UN

Guatemala Gives the U.N. the Boot

1/14/19
from The Wall Street Journal,
1/13/19:

The Commission Against Impunity undercuts confidence in the justice system..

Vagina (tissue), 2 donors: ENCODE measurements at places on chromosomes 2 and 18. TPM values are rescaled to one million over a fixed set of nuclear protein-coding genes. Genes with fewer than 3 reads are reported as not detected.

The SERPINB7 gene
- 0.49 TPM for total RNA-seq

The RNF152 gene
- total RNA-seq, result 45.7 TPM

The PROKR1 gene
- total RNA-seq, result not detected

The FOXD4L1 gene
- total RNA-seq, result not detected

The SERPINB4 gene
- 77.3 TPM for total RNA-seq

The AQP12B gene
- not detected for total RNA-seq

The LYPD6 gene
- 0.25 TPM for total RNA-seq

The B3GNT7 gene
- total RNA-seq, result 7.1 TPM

While President Trump has been tangling with Congress over security solutions along the U.S. southern border, the United Nations has provoked a political crisis in Guatemala. The U.S. is unlikely to make progress on the former without paying attention to the latter. The U.N.’s Commission Against Impunity in Guatemala, or CICIG, began work in 2007 with a mandate to investigate illicit security forces and clandestine organizations and to support the Guatemalan attorney general in prosecuting organized crime. Yet in 11 years, CICIG has secured precious few successful prosecutions and none among high-level politicians. Meanwhile it has undermined confidence in the Guatemalan justice system, and CICIG Commissioner Iván Velásquez has become a lightning rod for controversy. Last Monday Guatemalan President Jimmy Morales gave the commission 24 hours to leave the country. CICIG complied—for now. According to people familiar with the matter, the Morales government had brought credible complaints to U.N. Secretary-General António Guterres about CICIG witness tampering, illegal negotiations with convicted criminals, and prolonged, illegal preventive detention as a form of psychological torture. It complained that a CICIG official publicly stated that the commission is above the Guatemalan Constitution. Stéphane Dujarric, the U.N. secretary-general’s spokesman, told me by email on Thursday that the U.N. doesn’t believe CICIG is above the constitution. But he said “the management and running of the commission are the responsibility of the Commissioner. Questions relating to personnel should be addressed to the Commission itself.” In the U.N.’s eyes, Mr. Velásquez answers to no higher power.

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